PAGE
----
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Forming networks for research: proposal for an Australian clinical trials alliance

A research network could improve outcomes through advocacy, identifying research gaps and providing shared infrastructure

Research benefits from both competition and collaboration. Inefficiencies occur when researchers are engaged in similar research, often not realising that other groups in Australia are working in the same area. For example, it is possible that there are competing clinical trials in uncommon cancers, which will decrease the chance of any individual study recruiting adequate numbers of patients to answer the questions it poses. In May 2012, the Medical Journal of Australia hosted the MJA Clinical Trials Research Summit. This article was written on behalf of contributors to a working group discussion on networking held during that summit.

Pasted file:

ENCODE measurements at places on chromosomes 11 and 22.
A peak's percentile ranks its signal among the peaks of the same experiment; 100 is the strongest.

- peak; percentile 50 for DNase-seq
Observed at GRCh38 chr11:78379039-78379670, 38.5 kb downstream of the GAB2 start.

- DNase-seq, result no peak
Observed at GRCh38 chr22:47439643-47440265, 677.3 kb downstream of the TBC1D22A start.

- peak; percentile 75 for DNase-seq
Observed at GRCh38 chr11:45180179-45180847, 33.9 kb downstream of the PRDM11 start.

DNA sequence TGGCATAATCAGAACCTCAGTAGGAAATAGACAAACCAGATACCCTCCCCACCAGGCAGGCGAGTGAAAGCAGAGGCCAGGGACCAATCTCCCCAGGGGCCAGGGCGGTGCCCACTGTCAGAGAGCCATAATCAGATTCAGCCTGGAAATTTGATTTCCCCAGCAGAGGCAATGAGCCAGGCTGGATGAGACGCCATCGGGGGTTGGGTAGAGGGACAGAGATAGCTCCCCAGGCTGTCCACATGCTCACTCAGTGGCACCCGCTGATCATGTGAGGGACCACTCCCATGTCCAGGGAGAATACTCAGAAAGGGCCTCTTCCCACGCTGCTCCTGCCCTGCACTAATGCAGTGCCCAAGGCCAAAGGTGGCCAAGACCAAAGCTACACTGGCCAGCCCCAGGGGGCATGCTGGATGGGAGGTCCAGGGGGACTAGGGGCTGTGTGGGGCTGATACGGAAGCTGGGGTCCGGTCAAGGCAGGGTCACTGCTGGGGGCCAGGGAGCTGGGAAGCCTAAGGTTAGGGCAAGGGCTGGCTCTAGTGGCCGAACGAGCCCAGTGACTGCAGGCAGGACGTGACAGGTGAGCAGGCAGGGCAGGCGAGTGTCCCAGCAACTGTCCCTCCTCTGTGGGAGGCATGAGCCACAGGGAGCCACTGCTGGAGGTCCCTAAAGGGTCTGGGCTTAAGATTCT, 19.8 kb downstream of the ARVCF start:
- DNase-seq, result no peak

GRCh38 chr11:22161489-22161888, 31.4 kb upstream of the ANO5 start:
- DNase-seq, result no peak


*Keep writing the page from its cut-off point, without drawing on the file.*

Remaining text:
There are enormous advantages for clinical researchers working together in networks. Centralised coordination and accumulation of data will provide both greater statistical power to answer common research questions and opportunities to resolve uncertainties about hard clinical end points with the greatest impact on participants’ lives. Centralising these functions allows clinical trials to be performed efficiently. Important roles for research networks are summarised in the